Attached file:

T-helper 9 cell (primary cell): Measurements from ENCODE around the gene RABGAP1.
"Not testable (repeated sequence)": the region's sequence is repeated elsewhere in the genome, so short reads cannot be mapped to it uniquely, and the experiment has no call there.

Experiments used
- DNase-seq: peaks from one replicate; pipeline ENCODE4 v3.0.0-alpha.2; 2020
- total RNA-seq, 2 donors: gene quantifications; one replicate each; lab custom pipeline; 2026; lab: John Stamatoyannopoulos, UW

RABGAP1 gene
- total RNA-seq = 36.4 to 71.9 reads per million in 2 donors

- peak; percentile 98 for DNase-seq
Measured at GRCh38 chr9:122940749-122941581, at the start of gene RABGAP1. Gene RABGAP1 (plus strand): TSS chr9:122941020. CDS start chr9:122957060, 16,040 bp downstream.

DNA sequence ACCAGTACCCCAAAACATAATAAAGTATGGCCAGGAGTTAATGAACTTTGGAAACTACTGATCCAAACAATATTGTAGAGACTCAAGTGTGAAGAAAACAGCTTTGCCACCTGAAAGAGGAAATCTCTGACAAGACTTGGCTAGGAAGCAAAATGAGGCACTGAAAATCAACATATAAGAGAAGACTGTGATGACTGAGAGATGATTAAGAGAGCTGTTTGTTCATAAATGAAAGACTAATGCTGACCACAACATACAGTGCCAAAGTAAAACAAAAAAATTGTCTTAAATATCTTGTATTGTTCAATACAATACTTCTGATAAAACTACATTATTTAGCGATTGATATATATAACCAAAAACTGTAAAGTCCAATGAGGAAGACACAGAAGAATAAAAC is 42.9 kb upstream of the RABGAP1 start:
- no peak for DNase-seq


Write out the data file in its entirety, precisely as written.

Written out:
T-helper 9 cell (primary cell): Measurements from ENCODE around the gene RABGAP1.
"Not testable (repeated sequence)": the region's sequence is repeated elsewhere in the genome, so short reads cannot be mapped to it uniquely, and the experiment has no call there.

Experiments used
- DNase-seq: peaks from one replicate; pipeline ENCODE4 v3.0.0-alpha.2; 2020
- total RNA-seq, 2 donors: gene quantifications; one replicate each; lab custom pipeline; 2026; lab: John Stamatoyannopoulos, UW

RABGAP1 gene
- total RNA-seq = 36.4 to 71.9 reads per million in 2 donors

- peak; percentile 98 for DNase-seq
Measured at GRCh38 chr9:122940749-122941581, at the start of gene RABGAP1. Gene RABGAP1 (plus strand): TSS chr9:122941020. CDS start chr9:122957060, 16,040 bp downstream.

DNA sequence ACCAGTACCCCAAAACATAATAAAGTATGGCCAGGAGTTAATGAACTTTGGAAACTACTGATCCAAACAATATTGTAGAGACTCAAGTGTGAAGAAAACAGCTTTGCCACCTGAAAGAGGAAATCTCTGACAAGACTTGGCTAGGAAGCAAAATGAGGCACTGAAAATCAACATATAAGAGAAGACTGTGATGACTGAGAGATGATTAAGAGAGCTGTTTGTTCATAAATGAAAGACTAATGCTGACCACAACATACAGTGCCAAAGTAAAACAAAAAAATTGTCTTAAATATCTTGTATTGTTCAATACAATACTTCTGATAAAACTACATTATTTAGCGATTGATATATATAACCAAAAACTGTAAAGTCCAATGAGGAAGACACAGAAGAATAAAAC is 42.9 kb upstream of the RABGAP1 start:
- no peak for DNase-seq